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BOSTON – The last time Adley Rutschman recalls feeling this level of emotion on a baseball field was playing in front of intimate, 5,000-seat crowds in college at Oregon State.

He trumped that experience at Fenway Park on Thursday in his first career opening day start.

“This blows that out of the water,” Rutschman said.

Rutschman became the first catcher in major league history with five hits in an opener, and the Baltimore Orioles survived a wild ninth inning to beat the Boston Red Sox 10-9.

“To have that close game in the ninth inning and the crowd get so loud. You kind of sit there and say, ‘This is pretty cool,’” said Rutschman, the top overall pick in the 2019 draft.

Rutschman – who debuted for the Orioles last May and quickly became indispensable to the young, resurgent club – homered in his first at-bat and finished 5-for-5 with a career-best four RBIs and a walk on a chilly day at Fenway Park, with a temperature of 38 degrees at first pitch.

Ramon Urias hit a two-run homer for Baltimore, which finished with 15 hits, nine walks and five stolen bases.

Kyle Gibson (1-0) allowed four runs and six hits over five-plus innings to earn his first opening-day victory since his 2021 All-Star season with Texas. Gibson gave up an RBI groundout in the first inning before retiring nine straight Red Sox hitters.

The Orioles nearly gave the game away in the ninth.

With Baltimore leading 10-7, closer Félix Bautista walked pinch-hitter Raimel Tapia. Alex Verdugo followed with a single and advanced to second on an error by center fielder Cedric Mullins.

Rafael Devers struck out. Justin Turner then reached on an infield single to third when Urias’ throw was wide, scoring Tapia. Masataka Yoshida grounded to shortstop Jorge Mateo, who stepped on second for the force but threw wildly to first, allowing Verdugo to score.

Bautista struck out Adam Duvall on three pitches to end it and earn the save.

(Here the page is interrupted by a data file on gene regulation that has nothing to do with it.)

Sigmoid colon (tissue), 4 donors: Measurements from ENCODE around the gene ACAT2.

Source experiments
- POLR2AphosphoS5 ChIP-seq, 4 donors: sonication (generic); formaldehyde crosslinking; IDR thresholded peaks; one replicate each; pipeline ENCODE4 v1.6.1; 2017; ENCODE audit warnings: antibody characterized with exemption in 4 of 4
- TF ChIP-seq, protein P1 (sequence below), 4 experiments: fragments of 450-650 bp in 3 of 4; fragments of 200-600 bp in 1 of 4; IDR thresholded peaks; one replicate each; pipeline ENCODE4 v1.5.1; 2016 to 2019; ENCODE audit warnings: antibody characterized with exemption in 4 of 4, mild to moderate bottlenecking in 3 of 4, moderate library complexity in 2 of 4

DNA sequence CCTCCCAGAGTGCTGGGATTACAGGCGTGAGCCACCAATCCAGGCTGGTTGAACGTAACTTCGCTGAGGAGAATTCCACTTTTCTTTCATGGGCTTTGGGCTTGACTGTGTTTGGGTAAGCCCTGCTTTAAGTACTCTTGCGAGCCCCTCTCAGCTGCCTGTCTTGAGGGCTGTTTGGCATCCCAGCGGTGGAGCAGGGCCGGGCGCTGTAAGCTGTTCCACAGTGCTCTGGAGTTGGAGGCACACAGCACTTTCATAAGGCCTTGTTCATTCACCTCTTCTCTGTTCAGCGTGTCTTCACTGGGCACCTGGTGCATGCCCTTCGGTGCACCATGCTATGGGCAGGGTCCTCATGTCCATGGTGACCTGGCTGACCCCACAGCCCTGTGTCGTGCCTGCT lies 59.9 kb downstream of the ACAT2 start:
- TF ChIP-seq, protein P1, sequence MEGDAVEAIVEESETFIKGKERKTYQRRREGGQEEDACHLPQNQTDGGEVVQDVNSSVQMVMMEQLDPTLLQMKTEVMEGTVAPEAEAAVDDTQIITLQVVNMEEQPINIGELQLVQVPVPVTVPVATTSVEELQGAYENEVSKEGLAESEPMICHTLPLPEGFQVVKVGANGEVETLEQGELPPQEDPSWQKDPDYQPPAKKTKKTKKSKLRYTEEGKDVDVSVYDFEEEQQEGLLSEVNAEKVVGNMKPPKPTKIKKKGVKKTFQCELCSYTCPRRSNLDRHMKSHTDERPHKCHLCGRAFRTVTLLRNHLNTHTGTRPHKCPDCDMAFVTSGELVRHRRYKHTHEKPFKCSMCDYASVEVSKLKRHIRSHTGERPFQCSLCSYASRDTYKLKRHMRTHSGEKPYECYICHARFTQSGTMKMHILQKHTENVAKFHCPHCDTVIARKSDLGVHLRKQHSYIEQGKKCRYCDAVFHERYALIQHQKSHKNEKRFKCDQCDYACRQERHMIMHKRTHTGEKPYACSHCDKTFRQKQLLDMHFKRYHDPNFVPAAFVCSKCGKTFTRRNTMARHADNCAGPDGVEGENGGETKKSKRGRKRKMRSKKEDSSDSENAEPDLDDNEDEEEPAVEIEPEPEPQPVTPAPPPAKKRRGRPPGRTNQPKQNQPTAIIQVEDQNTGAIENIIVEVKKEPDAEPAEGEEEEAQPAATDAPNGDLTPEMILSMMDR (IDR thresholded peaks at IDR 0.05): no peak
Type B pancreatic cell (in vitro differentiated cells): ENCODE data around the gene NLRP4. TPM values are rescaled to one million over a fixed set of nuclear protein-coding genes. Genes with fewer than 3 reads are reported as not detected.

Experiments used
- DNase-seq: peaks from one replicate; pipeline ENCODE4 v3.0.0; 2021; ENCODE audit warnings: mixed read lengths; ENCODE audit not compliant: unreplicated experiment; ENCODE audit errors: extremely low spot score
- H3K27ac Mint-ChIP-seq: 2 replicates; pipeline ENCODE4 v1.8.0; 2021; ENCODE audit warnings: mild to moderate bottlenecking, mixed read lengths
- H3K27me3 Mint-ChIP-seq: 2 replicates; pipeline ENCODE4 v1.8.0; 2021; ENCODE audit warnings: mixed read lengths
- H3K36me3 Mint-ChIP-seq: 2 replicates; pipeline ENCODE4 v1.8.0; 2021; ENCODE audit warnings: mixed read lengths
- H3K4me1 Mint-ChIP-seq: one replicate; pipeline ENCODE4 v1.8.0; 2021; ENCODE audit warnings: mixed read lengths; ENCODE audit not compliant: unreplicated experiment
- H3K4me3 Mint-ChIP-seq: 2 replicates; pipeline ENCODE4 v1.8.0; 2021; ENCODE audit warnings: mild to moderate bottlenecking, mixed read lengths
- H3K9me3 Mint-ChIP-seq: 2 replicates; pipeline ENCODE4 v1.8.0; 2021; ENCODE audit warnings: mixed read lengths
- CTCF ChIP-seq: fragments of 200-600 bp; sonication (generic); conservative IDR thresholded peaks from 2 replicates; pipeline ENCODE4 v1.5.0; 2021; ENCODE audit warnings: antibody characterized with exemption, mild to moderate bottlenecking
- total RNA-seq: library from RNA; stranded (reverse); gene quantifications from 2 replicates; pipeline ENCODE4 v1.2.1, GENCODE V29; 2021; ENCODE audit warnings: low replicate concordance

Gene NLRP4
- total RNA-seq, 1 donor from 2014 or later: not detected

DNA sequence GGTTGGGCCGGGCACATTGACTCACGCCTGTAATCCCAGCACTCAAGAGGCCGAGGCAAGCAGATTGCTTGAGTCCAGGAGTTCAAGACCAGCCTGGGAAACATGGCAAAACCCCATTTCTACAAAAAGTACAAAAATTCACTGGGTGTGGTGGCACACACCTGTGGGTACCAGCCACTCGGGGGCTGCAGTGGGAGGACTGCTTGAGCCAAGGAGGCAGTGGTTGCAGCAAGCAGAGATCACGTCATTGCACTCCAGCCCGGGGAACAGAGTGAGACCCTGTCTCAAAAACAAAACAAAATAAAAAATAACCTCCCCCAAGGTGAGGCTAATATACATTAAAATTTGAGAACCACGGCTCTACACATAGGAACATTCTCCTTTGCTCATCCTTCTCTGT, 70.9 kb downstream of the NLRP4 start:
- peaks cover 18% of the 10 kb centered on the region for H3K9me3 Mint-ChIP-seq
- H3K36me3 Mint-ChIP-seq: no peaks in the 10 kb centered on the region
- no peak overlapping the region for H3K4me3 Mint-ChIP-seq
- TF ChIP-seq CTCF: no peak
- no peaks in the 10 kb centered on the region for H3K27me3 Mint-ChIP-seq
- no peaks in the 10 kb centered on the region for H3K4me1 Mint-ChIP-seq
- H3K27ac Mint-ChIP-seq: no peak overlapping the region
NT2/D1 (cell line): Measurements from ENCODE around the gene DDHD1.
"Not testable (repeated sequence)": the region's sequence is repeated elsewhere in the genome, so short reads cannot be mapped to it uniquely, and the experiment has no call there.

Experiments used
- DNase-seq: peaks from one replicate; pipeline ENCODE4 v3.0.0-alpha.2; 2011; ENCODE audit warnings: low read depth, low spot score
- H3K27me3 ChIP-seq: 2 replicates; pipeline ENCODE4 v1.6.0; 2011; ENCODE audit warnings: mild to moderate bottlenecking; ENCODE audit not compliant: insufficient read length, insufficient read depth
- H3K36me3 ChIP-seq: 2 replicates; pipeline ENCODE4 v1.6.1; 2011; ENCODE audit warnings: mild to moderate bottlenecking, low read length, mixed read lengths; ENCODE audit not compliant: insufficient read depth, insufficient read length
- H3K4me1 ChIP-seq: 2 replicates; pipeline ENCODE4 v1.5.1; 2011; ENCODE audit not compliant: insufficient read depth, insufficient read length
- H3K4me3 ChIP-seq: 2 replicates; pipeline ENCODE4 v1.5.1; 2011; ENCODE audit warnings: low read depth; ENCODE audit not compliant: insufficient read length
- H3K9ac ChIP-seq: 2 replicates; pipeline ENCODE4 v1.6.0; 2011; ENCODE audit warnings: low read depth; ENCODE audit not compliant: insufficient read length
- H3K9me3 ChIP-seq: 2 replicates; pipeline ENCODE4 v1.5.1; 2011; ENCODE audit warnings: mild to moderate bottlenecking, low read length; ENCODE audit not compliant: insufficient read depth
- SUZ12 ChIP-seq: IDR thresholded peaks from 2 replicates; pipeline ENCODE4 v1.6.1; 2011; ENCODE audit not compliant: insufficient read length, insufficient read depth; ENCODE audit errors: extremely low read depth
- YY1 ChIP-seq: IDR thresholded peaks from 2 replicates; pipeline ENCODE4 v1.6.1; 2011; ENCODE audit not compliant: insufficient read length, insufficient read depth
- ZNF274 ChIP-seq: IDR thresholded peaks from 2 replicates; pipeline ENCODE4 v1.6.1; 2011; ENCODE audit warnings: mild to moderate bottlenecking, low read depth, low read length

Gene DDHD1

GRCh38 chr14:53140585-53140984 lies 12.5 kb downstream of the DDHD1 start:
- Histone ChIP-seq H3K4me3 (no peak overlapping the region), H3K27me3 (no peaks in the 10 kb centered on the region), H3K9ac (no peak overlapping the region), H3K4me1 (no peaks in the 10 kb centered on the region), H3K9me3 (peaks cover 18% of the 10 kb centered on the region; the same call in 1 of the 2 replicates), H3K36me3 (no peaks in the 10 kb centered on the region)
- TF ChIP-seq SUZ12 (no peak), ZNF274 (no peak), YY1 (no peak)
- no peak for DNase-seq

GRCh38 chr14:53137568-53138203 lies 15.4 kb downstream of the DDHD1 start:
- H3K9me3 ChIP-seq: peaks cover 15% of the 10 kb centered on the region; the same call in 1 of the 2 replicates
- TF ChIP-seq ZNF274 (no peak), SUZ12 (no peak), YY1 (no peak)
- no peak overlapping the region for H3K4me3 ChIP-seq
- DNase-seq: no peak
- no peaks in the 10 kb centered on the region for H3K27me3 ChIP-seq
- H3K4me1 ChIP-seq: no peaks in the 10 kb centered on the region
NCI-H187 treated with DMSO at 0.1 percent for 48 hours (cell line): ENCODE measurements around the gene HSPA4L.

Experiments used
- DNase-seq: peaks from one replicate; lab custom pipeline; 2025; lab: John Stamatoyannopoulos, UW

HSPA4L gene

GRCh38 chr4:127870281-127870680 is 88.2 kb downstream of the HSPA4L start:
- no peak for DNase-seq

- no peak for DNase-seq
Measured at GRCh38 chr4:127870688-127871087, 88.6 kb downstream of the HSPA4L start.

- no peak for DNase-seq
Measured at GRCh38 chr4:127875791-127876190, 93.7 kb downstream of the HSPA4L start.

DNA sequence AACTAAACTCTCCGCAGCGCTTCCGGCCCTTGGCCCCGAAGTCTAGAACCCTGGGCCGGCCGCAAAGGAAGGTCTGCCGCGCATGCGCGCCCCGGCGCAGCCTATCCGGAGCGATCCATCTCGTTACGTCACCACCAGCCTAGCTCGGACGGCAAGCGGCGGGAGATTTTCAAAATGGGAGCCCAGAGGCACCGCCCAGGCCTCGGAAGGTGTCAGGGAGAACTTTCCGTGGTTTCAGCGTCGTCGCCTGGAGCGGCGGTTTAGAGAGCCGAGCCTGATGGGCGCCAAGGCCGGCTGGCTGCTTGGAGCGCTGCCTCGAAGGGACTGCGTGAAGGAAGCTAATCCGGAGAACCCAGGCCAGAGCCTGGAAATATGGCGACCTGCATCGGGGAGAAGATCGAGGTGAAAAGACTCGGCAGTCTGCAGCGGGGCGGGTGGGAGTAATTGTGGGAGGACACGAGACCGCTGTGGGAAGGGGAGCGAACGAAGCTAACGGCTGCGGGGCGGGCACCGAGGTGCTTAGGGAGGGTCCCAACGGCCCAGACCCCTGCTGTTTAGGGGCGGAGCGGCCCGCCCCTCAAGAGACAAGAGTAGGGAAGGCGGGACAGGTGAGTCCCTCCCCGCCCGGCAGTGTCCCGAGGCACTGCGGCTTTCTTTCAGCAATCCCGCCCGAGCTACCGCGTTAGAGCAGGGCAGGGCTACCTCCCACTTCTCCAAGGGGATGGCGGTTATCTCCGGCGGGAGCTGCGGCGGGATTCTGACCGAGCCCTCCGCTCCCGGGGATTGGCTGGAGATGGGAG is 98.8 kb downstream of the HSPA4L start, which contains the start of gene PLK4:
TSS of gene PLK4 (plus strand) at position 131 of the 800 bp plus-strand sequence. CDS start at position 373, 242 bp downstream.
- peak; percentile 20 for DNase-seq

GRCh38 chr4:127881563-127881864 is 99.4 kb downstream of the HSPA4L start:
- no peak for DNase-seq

The Orioles scored four runs in the fourth and three in the fifth to take an 8-2 lead. Baltimore led 10-4 before Bryan Baker allowed three runs in the eighth to give the Red Sox some hope.

The eighth could have been even better for the Red Sox had Devers, who led off the inning, not become the first player in major league history to strike out on a pitch clock violation. Devers was looking down and kicking debris off his cleats when umpire Lance Barksdale signaled a violation that resulted in strike three.

“There’s no excuse,” said Alex Cora, who dropped to 0-5 in opening-day games as Boston’s manager. “They know the rules.”

Boston offseason addition and two-time Cy Young Award winner Corey Kluber (0-1) struggled in his Fenway debut, surrendering five runs on six hits and four walks in 3 1/3 innings.

“Less than ideal,” Kluber said. “Didn’t turn out the way I would have hoped for.”


Red Sox: Christian Arroyo stayed in the game after taking an inadvertent cleat to the side of his head in the second inning. Arroyo was applying a tag to Rutschman at second base as he attempted to stretch out a single. Rutschman’s leg flipped over as he slid awkwardly. … LHP James Paxton was placed on the 15-day inured list (retroactive to March 27) with a strained right hamstring.


Rutschman, one of six Baltimore players making his first opening-day appearance, became the youngest Oriole to homer in his first opening-day at-bat since Cal Ripken Jr. in 1984.


The Orioles took advantage of MLB’s bigger bases – going from 15- to 18-inch squares – that are being used for the first time this season. Baltimore hadn’t stolen five bases in a game since last June 24 against the White Sox. Mullins and Jorge Mateo swiped two bags apiece, and Adam Frazier got a huge jump on his steal against reliever Ryan Brasier. There was nothing Boston catcher Reese McGuire could do to stop them and on the majority of Baltimore’s steals, he didn’t bother to throw.


Right-hander Kaleb Ort and Tapia earned Boston’s final two roster spots to open the season. Tapia got the nod over Jarren Duran, who was sent down to Triple-A Worcester. Ort pitched a scoreless sixth with one strikeout Thursday.


Orioles: RHP Dean Kremer will make is sixth career start against Boston when the three-game series resumes on Saturday. In 11 road starts last season, he went 5-3 with a 3.63 ERA.

Red Sox: LHP Chris Sale, who has pitched in only 11 games over the past three years due to injuries, is set to begin his seventh season in Boston.